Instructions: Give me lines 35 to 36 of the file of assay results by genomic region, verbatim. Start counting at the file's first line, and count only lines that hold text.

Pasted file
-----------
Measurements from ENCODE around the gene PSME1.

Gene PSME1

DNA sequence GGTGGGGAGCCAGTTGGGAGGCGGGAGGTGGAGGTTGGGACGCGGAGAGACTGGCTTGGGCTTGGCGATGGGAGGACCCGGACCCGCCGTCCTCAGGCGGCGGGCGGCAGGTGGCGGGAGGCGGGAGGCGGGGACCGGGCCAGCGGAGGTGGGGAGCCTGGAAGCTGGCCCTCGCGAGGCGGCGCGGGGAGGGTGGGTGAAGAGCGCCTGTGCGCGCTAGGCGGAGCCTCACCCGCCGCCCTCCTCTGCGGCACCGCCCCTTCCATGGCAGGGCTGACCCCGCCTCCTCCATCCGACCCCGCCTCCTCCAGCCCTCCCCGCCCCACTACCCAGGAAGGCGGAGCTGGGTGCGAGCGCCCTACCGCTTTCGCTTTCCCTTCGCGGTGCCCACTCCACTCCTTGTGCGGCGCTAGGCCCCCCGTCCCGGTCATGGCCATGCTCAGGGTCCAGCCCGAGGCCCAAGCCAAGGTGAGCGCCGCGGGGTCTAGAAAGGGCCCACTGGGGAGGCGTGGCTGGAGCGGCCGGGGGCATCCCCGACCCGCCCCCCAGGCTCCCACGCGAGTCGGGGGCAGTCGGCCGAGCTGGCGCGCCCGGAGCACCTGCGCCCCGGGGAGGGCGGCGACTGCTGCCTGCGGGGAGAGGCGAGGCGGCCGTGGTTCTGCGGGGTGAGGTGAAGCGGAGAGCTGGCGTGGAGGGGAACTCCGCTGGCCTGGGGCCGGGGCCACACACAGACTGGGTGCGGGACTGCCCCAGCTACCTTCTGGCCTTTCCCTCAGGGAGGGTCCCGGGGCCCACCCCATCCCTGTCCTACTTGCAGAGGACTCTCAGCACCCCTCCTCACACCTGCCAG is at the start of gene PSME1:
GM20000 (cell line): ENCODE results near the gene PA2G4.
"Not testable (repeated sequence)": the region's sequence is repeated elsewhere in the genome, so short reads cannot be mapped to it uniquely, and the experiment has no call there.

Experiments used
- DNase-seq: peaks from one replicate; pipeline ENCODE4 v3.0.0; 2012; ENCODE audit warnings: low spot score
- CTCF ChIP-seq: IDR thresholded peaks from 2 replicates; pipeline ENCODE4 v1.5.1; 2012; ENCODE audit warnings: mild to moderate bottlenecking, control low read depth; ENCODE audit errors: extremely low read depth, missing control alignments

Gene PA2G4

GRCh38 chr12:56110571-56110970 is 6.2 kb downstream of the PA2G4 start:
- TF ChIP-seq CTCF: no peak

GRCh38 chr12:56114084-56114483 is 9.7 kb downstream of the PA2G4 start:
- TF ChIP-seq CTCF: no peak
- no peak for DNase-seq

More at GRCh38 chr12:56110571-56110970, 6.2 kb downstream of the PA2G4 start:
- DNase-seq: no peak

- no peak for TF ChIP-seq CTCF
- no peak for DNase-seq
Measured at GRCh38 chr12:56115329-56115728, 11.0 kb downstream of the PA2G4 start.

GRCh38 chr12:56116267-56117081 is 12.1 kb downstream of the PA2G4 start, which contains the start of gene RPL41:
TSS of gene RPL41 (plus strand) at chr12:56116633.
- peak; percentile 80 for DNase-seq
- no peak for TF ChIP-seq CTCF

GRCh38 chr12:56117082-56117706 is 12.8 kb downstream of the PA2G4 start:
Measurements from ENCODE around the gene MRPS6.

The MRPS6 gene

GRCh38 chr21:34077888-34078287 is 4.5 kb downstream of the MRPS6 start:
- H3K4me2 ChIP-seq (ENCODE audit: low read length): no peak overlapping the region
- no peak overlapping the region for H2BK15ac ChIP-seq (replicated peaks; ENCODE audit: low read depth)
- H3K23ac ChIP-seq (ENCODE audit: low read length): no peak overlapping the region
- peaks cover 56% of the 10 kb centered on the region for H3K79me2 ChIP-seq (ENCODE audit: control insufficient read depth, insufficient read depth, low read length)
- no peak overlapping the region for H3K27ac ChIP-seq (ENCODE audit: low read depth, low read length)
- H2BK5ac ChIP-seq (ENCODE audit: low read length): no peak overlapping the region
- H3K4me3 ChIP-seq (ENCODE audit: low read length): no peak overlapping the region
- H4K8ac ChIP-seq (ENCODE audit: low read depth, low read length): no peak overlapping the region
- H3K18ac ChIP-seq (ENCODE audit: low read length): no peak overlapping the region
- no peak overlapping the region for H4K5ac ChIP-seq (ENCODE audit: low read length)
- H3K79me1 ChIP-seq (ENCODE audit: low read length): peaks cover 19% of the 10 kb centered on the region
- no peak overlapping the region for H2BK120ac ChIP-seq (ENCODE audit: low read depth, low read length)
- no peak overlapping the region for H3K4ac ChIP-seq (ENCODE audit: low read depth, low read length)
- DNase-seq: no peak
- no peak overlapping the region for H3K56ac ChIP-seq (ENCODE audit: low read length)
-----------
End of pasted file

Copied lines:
- H4K8ac ChIP-seq (ENCODE audit: low read depth, low read length): no peak overlapping the region
- H3K18ac ChIP-seq (ENCODE audit: low read length): no peak overlapping the region